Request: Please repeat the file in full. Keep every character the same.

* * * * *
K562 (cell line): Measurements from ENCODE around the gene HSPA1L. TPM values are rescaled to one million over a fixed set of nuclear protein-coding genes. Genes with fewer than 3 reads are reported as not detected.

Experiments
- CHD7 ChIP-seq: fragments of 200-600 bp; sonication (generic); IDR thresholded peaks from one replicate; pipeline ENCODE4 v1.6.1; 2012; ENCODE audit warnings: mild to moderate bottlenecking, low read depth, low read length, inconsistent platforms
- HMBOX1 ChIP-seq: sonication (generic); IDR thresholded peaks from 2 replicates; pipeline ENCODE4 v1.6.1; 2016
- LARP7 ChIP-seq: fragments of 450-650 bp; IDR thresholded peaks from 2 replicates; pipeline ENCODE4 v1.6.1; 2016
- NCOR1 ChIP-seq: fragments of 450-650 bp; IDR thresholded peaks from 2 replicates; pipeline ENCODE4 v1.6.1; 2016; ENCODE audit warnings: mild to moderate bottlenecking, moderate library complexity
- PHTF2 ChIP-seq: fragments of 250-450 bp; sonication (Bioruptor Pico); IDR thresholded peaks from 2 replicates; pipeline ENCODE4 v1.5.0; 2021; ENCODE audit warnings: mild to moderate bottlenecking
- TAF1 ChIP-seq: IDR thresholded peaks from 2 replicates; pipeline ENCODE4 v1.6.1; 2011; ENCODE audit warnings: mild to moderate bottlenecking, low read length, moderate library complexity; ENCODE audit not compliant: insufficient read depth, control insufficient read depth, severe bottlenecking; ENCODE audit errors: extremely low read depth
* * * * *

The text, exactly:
K562 (cell line): Measurements from ENCODE around the gene HSPA1L. TPM values are rescaled to one million over a fixed set of nuclear protein-coding genes. Genes with fewer than 3 reads are reported as not detected.

Experiments
- CHD7 ChIP-seq: fragments of 200-600 bp; sonication (generic); IDR thresholded peaks from one replicate; pipeline ENCODE4 v1.6.1; 2012; ENCODE audit warnings: mild to moderate bottlenecking, low read depth, low read length, inconsistent platforms
- HMBOX1 ChIP-seq: sonication (generic); IDR thresholded peaks from 2 replicates; pipeline ENCODE4 v1.6.1; 2016
- LARP7 ChIP-seq: fragments of 450-650 bp; IDR thresholded peaks from 2 replicates; pipeline ENCODE4 v1.6.1; 2016
- NCOR1 ChIP-seq: fragments of 450-650 bp; IDR thresholded peaks from 2 replicates; pipeline ENCODE4 v1.6.1; 2016; ENCODE audit warnings: mild to moderate bottlenecking, moderate library complexity
- PHTF2 ChIP-seq: fragments of 250-450 bp; sonication (Bioruptor Pico); IDR thresholded peaks from 2 replicates; pipeline ENCODE4 v1.5.0; 2021; ENCODE audit warnings: mild to moderate bottlenecking
- TAF1 ChIP-seq: IDR thresholded peaks from 2 replicates; pipeline ENCODE4 v1.6.1; 2011; ENCODE audit warnings: mild to moderate bottlenecking, low read length, moderate library complexity; ENCODE audit not compliant: insufficient read depth, control insufficient read depth, severe bottlenecking; ENCODE audit errors: extremely low read depth